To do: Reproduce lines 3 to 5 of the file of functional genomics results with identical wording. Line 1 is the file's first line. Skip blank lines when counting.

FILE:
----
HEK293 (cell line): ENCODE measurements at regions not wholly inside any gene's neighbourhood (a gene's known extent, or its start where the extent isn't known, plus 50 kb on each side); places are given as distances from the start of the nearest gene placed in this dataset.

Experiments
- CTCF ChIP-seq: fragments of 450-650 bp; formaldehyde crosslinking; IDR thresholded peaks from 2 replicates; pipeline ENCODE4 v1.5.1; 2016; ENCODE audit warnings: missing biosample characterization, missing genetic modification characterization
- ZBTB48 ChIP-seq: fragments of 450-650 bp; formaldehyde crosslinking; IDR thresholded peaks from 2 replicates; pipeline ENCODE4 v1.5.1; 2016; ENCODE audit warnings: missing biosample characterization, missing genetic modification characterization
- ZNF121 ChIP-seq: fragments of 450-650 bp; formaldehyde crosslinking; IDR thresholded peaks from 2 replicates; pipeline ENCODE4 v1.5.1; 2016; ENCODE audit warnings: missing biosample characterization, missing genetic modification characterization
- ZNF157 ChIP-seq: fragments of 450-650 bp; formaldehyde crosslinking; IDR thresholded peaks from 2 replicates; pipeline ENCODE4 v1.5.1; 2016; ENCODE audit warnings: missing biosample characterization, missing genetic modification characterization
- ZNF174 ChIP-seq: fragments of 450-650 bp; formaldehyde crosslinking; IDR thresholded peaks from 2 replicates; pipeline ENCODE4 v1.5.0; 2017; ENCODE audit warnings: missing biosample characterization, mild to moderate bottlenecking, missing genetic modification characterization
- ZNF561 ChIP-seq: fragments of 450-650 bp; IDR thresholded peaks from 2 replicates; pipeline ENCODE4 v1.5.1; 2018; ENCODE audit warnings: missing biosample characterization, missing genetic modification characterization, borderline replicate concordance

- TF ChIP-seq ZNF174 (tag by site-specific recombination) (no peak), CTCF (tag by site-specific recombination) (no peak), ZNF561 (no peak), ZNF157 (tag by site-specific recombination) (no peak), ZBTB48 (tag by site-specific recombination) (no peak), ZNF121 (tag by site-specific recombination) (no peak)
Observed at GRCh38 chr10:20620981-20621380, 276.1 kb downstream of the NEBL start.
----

- CTCF ChIP-seq: fragments of 450-650 bp; formaldehyde crosslinking; IDR thresholded peaks from 2 replicates; pipeline ENCODE4 v1.5.1; 2016; ENCODE audit warnings: missing biosample characterization, missing genetic modification characterization
- ZBTB48 ChIP-seq: fragments of 450-650 bp; formaldehyde crosslinking; IDR thresholded peaks from 2 replicates; pipeline ENCODE4 v1.5.1; 2016; ENCODE audit warnings: missing biosample characterization, missing genetic modification characterization
- ZNF121 ChIP-seq: fragments of 450-650 bp; formaldehyde crosslinking; IDR thresholded peaks from 2 replicates; pipeline ENCODE4 v1.5.1; 2016; ENCODE audit warnings: missing biosample characterization, missing genetic modification characterization